The Center for Black and African Arts and Civilization (CBAAC) recently rolled out the drums to rekindle the spirit of the Second World Black and African Festival of Arts and Culture (FESTAC ’77), 40 years after it was hosted in Lagos, Nigeria, during the military regime of Gen. Olusegun Obasanjo.
The week long activities which commemorated FESTAC 77 at 40, started on November 6, ended on November 11, this year. It was attended by
participants from 56 countries across the world and nine states in the country. As was expected, the celebration rekindled nostalgic feelings in the minds of those who witnessed the epochal event.
Also, during the event, Chief Olusegun Obasanjo, former Head of State and the architect of FESTAC 77 was honored with the award of Ruby King of FESTAC and Patron of African Culture. The award was in recognition of Chief Obasanjo’s contributions to the promotion and development of African culture and heritage, his role in the emancipation, unity and development of continental and Diaspora Africa and the fact that FESTAC ’77 was held during his administration as Head of State.
The 40th anniversary of FESTAC ’77 generally served as a platform for historical and cultural renaissance reminiscent of the decades-old
grand event. Specifically, the 40th anniversary of FESTAC ’77 provided avenues for the revival re-capture and update of the cultural artistry
and ingenuity of Black and African peoples for the benefit of present and future generations and offered a platform to intensify campaigns for continued cultural exchange, understanding and unity among Blacks and African countries and communities.
The event also projected and captured 21st Century African creativity in the arts, literature and entertainment, and harnessed Africa’s potential for the benefit of all Black people. In addition, it further extended the frontiers of the quest for the global appreciation of Black and African contributions to world civilization and facilitated inter-regional cooperation, by boosting trade and networking among African states and the Diaspora Africans.
Among the activities at the one-week events were exhibitions, African food fair, traditional performances, wrestling match, international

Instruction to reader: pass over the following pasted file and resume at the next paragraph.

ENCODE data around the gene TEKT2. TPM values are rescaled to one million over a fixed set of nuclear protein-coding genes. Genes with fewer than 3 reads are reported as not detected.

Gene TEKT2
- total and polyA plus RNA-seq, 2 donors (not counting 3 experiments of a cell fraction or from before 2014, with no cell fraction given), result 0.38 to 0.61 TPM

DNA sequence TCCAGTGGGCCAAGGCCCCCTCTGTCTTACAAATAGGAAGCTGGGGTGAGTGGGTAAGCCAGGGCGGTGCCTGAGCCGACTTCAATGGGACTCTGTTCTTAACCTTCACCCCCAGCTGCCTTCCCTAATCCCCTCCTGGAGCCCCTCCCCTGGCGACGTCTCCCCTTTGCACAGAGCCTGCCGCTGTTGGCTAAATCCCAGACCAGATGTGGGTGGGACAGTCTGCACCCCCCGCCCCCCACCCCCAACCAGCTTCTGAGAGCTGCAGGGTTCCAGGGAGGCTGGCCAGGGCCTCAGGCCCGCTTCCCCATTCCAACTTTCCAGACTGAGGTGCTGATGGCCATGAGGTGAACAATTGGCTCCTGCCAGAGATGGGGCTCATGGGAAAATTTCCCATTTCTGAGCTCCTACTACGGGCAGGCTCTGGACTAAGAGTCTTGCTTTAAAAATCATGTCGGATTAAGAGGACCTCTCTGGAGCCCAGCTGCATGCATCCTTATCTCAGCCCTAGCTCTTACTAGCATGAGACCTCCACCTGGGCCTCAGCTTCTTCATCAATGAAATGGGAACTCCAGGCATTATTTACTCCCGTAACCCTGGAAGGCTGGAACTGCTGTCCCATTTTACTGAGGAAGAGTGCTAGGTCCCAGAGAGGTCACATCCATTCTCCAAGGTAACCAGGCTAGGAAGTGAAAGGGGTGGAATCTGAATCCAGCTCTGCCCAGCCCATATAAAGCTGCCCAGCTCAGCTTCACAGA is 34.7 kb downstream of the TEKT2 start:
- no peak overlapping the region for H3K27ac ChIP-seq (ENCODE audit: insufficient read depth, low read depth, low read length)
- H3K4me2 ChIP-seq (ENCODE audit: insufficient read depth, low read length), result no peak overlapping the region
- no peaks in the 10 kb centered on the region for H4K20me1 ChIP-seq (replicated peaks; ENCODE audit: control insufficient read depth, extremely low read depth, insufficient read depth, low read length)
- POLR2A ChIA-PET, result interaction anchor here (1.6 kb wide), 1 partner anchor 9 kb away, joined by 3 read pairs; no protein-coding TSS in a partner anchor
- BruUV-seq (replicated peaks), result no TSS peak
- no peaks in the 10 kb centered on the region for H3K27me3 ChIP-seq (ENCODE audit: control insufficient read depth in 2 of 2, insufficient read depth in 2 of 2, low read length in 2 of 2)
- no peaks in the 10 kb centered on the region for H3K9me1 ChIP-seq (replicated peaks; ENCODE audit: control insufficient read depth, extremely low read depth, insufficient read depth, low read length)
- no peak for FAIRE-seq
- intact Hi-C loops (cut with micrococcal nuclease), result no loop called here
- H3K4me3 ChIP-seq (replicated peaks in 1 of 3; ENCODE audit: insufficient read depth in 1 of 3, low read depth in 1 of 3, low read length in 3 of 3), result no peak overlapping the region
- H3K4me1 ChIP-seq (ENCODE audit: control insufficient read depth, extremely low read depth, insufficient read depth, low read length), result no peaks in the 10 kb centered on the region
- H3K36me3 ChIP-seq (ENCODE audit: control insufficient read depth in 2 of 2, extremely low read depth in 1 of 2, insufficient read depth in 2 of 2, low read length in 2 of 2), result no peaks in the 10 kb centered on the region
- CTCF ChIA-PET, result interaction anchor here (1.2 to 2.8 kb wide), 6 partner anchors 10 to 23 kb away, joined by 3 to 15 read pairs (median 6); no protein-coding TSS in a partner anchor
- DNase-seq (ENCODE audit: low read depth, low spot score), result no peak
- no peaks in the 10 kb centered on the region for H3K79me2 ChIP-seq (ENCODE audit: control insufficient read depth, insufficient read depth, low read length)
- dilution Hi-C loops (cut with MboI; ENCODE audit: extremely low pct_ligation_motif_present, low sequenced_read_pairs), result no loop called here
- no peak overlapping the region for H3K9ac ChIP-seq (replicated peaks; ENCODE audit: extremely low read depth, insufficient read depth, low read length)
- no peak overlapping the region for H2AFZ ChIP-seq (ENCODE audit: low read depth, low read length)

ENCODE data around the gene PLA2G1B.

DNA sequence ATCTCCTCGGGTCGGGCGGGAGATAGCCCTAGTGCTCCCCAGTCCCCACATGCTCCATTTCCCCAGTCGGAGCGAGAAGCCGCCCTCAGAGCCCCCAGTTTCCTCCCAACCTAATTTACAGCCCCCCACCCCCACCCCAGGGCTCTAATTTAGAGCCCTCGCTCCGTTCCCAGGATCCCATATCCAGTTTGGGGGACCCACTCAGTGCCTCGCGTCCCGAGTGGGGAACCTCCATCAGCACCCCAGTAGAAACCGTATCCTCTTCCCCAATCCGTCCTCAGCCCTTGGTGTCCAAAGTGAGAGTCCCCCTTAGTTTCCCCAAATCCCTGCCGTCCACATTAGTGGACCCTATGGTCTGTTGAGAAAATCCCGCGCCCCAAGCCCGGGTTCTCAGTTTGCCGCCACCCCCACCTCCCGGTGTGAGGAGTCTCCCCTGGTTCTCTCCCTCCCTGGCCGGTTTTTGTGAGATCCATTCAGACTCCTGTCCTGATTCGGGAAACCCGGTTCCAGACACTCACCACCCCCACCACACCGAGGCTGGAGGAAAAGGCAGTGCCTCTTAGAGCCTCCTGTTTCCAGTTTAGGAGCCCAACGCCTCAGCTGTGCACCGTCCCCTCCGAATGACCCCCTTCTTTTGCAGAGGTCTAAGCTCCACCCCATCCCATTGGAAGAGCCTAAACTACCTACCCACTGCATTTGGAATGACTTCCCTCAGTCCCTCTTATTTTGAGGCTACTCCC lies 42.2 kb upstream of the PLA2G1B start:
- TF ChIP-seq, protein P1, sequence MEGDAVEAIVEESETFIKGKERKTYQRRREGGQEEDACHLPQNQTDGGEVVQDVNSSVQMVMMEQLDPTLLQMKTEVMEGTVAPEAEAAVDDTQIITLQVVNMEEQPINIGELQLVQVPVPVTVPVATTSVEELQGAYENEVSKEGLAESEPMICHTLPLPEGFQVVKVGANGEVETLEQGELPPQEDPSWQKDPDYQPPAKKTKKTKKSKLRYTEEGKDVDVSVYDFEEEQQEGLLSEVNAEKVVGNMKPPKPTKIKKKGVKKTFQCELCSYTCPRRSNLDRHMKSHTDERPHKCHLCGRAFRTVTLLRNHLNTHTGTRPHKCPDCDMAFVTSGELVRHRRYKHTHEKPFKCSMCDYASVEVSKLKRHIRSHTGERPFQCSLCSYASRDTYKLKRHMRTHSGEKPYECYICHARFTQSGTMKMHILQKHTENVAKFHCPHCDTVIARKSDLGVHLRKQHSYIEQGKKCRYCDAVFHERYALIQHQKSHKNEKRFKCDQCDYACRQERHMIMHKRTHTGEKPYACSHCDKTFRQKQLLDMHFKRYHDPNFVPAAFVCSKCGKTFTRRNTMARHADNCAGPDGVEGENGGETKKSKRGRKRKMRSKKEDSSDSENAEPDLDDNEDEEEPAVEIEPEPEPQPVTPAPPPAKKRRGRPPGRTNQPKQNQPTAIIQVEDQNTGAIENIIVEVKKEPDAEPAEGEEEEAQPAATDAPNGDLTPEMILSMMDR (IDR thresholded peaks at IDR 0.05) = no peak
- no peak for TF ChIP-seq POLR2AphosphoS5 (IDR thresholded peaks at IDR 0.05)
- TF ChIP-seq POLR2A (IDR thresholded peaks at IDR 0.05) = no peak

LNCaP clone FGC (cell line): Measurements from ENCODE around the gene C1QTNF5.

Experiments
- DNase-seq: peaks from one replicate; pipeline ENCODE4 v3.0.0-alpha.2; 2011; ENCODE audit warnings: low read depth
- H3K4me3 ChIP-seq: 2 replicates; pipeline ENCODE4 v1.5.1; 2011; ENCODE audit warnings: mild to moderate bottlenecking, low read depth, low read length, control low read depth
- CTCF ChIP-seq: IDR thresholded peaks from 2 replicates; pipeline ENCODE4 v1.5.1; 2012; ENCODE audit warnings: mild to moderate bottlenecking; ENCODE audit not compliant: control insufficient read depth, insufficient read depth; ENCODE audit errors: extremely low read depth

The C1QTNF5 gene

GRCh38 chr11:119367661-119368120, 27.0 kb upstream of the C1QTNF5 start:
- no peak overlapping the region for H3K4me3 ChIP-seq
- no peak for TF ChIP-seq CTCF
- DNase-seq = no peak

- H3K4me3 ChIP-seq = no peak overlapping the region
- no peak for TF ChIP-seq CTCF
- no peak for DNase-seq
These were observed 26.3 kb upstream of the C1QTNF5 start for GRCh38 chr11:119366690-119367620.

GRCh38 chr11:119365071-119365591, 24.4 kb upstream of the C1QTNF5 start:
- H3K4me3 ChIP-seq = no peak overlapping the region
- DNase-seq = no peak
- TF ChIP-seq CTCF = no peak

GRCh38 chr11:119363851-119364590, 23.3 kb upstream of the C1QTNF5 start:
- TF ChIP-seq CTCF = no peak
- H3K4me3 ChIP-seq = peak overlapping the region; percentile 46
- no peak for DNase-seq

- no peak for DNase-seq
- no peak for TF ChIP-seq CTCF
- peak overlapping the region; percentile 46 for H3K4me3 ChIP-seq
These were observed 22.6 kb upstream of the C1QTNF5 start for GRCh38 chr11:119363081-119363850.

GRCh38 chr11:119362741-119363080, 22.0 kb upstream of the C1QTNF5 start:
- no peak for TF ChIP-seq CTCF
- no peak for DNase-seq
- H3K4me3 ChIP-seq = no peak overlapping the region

symposium/colloquium, gala awards nite, and Miss and Mr. FESTAC ’77 pageant.
The establishment of CBAAC was in fulfilment of Nigeria’s pledge to hold in trust all materials displayed at FESTAC’77 for better preservation, and to consolidate on the gains of the momentous festival. The preservation and consolidation of the gains of the festival remains one of the most fundamental legacies of FESTAC ’77.
Over the years, CBAAC has been able to play its role through numerous activities such as exhibitions, public lectures, conferences, workshops, colloquium and seminars, among others, thus placing CBAAC at the vanguard of the promotion and propagation of Black and African
The vision of CBAAC is to be the foremost agency to encourage, initiate, facilitate and coordinate the retrieval and restoration of the natural and cultural heritage of the Black and African peoples for the purposes of protecting, preserving and projecting them for enhanced understanding and appreciation.
Going forward, having played these noble roles over the years, CBAAC must not relent in its mandates as custodian of Black and African arts
and culture. At a time when many other races and peoples are losing their identities, CBAAC must continue to play its roles creditably
well in the years ahead to show that Africans and other Blacks in the Diaspora have a veritable heritage that they should be proud of, flaunt
to the benefit, emancipation, unity and development of all Blacks across the world.